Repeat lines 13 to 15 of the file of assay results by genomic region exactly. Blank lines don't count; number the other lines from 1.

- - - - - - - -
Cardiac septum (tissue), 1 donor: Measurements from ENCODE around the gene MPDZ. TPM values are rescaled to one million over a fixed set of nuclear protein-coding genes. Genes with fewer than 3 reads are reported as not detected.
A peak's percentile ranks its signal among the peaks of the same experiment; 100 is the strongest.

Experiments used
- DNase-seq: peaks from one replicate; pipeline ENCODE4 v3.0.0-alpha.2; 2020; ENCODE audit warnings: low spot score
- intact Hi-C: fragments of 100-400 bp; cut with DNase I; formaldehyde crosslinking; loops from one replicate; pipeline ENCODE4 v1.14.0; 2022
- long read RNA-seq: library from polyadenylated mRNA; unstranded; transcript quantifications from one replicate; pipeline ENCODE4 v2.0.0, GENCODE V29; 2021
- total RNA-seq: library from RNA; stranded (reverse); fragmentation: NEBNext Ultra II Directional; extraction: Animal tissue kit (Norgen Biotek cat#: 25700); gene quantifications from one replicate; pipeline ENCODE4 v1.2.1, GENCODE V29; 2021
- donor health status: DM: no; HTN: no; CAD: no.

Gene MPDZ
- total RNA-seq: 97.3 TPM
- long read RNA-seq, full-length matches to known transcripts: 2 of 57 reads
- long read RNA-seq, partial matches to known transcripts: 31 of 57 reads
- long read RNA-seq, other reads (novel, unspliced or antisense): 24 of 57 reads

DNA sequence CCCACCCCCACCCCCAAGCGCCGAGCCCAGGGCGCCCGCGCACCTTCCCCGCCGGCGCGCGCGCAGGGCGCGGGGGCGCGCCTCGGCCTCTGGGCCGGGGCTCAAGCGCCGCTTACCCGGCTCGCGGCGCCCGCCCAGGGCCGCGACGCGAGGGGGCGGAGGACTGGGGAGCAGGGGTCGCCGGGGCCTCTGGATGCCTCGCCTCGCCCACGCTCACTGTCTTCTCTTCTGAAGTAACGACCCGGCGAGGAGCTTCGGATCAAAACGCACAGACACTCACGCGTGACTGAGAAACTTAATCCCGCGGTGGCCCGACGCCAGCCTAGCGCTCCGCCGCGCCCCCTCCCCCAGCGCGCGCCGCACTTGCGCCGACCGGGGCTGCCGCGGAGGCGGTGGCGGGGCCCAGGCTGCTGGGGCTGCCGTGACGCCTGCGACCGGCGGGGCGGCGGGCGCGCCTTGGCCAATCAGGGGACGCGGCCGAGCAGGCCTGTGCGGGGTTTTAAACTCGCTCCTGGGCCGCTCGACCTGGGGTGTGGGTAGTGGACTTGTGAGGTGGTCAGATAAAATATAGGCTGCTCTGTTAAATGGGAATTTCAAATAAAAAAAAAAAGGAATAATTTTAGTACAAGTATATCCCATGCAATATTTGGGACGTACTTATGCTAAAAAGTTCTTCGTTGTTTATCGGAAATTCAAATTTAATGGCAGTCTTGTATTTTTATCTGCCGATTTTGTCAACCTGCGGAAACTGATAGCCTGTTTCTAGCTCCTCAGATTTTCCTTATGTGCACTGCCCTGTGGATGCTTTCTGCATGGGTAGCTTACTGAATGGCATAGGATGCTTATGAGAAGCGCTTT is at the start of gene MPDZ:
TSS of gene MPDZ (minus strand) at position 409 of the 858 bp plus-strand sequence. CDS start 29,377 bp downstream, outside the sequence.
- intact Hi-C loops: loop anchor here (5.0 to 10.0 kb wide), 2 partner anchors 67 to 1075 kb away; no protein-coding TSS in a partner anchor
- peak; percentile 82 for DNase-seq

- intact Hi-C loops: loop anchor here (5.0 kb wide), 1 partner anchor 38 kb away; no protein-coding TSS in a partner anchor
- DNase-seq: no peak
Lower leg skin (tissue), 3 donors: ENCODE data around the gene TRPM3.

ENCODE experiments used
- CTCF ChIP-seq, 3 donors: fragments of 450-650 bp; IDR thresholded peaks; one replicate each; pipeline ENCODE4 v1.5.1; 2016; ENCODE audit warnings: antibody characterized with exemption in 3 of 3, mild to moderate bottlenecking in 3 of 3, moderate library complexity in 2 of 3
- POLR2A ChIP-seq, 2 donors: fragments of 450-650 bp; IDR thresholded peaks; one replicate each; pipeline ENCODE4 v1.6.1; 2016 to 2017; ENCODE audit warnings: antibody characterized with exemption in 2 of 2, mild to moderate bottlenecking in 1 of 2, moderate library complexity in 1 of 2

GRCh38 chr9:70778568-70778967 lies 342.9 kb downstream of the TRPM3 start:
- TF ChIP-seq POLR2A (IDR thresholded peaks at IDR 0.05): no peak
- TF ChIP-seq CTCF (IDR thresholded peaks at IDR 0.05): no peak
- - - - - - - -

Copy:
- long read RNA-seq, other reads (novel, unspliced or antisense): 24 of 57 reads

DNA sequence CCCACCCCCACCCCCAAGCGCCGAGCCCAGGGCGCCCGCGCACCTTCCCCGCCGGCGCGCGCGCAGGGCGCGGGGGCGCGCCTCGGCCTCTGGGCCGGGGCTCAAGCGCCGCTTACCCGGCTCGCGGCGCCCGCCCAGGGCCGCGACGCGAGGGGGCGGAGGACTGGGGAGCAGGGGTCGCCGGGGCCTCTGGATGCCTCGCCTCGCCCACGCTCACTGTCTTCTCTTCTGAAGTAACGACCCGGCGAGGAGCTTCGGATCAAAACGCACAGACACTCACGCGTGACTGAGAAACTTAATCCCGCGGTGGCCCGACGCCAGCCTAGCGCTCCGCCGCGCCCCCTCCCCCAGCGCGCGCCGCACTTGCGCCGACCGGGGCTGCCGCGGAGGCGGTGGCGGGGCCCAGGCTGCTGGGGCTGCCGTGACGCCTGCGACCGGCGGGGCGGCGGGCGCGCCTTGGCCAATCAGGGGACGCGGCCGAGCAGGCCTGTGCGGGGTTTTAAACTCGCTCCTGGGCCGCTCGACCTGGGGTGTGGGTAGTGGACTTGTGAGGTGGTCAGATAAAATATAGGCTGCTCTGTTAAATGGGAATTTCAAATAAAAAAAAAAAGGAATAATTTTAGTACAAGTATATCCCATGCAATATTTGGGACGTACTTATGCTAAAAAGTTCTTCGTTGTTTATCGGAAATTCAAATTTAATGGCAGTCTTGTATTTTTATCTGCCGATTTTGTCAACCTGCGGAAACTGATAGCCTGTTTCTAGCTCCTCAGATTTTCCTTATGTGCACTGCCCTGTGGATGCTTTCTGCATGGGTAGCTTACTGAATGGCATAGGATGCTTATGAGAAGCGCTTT is at the start of gene MPDZ:
TSS of gene MPDZ (minus strand) at position 409 of the 858 bp plus-strand sequence. CDS start 29,377 bp downstream, outside the sequence.